The LGBT or the lesbian, gay, bisexual and transgender community in India cheered yesterday’s Supreme Court verdict that ended controversial British-era Section 377 and decriminalized consensual gay sex. In a win for the gay rights activists, who have been fighting for their rights since decades, this was a “rainbow moment” in India’s history. Rainbow flags swirled the skies after the landmark verdict. The word rainbow is often associated with the gay community and rainbow flag, also called the gay pride flag, is the symbol of the LGBT social movements.
Here’s why a rainbow flag is used for the LGBT community:
The most common variant of the rainbow flag consists of six stripes: red, orange, yellow, green, blue, and violet. The flag is typically flown horizontally, with a red stripe on top, as it would be in a natural rainbow. The rainbow flag reflects the LGBT identity and solidarity. The multi-coloured flag symbolises the togetherness and diversity of the community. It represents all religion, race, gender, age and nationality. Each colour in the flag reflects some meaning – violet is for spirit, blue is for peace, green is for nature, yellow is for sunlight, orange means healing and red is for life.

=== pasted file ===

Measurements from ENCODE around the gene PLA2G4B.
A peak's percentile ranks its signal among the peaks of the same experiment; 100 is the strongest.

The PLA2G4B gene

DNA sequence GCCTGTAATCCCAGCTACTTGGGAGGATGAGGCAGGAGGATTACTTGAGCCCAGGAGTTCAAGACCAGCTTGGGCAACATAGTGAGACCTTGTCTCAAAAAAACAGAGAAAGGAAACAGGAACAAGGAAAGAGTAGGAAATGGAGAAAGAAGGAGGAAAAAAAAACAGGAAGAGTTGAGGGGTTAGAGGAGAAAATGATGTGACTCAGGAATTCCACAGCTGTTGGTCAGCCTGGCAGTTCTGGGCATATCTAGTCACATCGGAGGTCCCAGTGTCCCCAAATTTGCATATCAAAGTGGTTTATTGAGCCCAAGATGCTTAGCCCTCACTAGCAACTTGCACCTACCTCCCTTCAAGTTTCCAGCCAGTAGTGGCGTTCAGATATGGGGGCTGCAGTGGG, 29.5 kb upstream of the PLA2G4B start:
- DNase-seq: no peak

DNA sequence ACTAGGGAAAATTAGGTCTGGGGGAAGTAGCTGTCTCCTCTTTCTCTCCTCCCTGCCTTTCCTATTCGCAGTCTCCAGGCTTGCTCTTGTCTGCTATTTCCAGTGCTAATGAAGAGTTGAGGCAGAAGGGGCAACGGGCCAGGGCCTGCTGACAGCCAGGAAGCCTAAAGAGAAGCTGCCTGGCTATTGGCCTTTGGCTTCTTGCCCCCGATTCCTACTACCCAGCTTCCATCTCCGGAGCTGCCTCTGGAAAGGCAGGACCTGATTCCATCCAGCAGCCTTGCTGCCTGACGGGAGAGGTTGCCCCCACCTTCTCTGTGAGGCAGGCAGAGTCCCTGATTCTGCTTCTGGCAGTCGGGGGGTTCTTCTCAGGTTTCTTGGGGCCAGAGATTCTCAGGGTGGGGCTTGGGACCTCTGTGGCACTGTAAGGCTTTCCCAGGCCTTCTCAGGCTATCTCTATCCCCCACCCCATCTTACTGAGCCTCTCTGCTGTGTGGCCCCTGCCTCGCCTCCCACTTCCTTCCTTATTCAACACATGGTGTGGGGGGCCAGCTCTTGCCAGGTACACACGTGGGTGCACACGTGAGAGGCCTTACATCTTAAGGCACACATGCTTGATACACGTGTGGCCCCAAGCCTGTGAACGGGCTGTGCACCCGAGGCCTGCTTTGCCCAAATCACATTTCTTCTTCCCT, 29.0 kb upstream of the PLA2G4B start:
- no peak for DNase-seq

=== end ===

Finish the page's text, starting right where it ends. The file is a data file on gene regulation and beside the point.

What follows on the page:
The rainbow flag was originally devised by San Francisco artist Gilbert Baker. The design has undergone several revisions since its debut at San Francisco’s Gay Freedom Parade on June 25, 1978.
Section 377, which is part of an 1861 law, banned “carnal intercourse against the order of nature with any man, woman or animal” — which was interpreted to refer to homosexual sex. The historic judgment acknowledged the struggles of the LGBT community as it noted “158 years ago, the law deprived people of love.” The judges said: “Respect for individual choice is the essence of liberty; LGBT community possesses equal rights under the constitution.”